- The Washington Times - Friday, October 1, 2004


Billy Graham planning crusade

NEW YORK — Evangelist Billy Graham, 85 and recovering from surgery, is planning what is likely to be his final crusade in New York City, his representatives said yesterday.

Mr. Graham is scheduled to preach for four days in June in Madison Square Garden, reprising his 1957 appearance in the arena, which drew more than 2 million persons and was extended from six to 16 weeks. The crusade next year tentatively has been scheduled for the weekend of June 24.

Tom Phillips, a top crusade organizer with the Billy Graham Evangelistic Association, said it “will probably be the very last crusade in the New York area” for Mr. Graham. Asked whether it could be Mr. Graham’s last crusade ever, Mr. Phillips said: “It’s very possible, but we don’t know that.”


Garden dedicated to nightclub fire victims

PROVIDENCE — More than 100 people gathered Wednesday at Roger Williams Park Zoo to dedicate a butterfly garden to the memories of those killed in the Station nightclub fire and to others affected by the blaze.

The garden, which was set to open to the public yesterday, was designed to be a site for reflection and renewal, state officials said. Organizers say the butterfly symbolizes hope and renewal. The site includes a stone inscribed with a poem about a butterfly that was read by Rhode Island’s first lady, Suzanne Carcieri.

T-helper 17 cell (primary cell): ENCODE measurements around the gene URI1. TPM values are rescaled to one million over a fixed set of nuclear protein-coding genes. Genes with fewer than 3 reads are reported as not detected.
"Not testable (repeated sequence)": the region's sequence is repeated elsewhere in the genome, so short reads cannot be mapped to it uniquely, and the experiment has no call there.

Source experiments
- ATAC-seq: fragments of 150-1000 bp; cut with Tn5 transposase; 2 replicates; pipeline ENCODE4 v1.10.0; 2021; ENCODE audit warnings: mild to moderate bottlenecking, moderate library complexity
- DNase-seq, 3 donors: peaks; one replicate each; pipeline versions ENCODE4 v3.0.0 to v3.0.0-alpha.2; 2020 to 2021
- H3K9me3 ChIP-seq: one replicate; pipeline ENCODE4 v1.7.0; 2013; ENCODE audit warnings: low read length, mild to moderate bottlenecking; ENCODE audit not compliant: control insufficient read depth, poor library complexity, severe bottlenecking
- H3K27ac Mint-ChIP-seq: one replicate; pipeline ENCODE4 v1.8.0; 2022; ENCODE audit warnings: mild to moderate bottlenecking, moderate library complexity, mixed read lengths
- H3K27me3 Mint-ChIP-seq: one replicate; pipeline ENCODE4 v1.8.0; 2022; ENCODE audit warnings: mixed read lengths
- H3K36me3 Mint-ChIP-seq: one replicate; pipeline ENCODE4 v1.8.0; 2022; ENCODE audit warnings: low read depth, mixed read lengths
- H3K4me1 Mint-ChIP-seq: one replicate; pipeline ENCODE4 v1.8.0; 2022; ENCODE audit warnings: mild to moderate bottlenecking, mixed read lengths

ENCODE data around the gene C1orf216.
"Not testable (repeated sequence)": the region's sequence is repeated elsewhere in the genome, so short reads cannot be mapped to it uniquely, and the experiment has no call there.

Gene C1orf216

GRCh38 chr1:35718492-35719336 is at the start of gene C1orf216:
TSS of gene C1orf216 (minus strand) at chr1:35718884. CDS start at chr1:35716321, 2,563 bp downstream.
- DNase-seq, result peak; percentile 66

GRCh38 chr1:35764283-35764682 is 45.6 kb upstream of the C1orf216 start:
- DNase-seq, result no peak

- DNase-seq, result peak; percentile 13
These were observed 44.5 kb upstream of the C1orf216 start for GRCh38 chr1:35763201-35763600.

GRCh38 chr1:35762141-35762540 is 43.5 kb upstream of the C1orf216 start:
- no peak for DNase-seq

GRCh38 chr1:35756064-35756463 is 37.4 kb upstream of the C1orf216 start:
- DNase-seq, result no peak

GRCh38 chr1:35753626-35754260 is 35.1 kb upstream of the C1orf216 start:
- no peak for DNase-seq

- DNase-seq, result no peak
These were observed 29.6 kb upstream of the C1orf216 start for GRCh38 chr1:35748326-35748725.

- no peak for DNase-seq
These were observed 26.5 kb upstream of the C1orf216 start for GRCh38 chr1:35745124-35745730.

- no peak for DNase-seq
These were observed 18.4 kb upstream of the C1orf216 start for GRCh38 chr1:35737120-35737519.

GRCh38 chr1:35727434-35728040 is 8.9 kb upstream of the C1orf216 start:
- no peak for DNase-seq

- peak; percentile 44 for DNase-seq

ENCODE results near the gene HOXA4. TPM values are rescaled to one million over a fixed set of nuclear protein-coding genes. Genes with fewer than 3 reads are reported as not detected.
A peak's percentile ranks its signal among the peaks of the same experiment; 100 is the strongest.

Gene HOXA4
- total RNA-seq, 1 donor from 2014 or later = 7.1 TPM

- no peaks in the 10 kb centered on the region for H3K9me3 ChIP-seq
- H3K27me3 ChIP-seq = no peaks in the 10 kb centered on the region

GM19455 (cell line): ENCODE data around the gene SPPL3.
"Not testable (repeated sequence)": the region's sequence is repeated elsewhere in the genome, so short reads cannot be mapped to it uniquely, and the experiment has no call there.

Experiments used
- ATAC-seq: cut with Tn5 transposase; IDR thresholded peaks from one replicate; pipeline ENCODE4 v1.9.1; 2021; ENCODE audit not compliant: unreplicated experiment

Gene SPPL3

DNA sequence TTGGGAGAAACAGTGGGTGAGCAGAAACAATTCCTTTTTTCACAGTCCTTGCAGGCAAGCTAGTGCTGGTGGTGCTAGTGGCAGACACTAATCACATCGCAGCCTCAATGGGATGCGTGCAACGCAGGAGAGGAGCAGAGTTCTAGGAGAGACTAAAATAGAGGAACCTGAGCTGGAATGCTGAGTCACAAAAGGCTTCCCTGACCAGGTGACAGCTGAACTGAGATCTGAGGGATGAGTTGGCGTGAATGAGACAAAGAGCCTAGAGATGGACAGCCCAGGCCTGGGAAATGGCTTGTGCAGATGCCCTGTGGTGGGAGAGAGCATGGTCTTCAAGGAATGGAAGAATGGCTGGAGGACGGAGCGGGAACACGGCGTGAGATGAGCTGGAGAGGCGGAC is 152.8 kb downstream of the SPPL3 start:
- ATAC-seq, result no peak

More than 100 people died in the Feb. 20, 2003, blaze.


Surfer takes ride on whale

SAN CLEMENTE — A surfer says the swell he was riding during a recent trip turned out to be more than just a wave — it was a whale.

Spyros Vamvas, a 60-year-old San Clemente therapist, felt the ocean swirl under him and was lifted up by the giant mammal.

“All of a sudden, I just felt, wow, this huge noise and bump,” Mr. Vamvas said, “and it lifted my board up. I’m looking down, and there’s just swirling water and I see barnacles on the back of the whale. I’m used to dolphins. This was different. It was huge.”

Mr. Vamvas had no idea how big the whale was. Others on the beach guessed it was 15 feet to 30 feet long, meaning that the whale was likely a juvenile.

Witnesses said the whale set Mr. Vamvas back onto the water before turning and heading toward the open sea.


Bear invades home of paralyzed man

DENVER — It’s a tale of man against nature. A paralyzed man in Aspen, Colo., lay helplessly in bed for two hours while a black bear known as Fat Albert went through his kitchen breaking dishes and looking for a tasty snack.

“I had 4 pounds of chocolate from a ski trip. He ate it all — it’s war,” Tom Isaac said, recounting with a sense of humor how the 500-pound bear made himself at home at his house on Sept. 20.

“I could hear things breaking for two hours,” he said of the bear’s “visit” to his home. Mr. Isaac’s bedroom was about 10 to 15 feet from the kitchen, and he feared the bear would come in and attack him.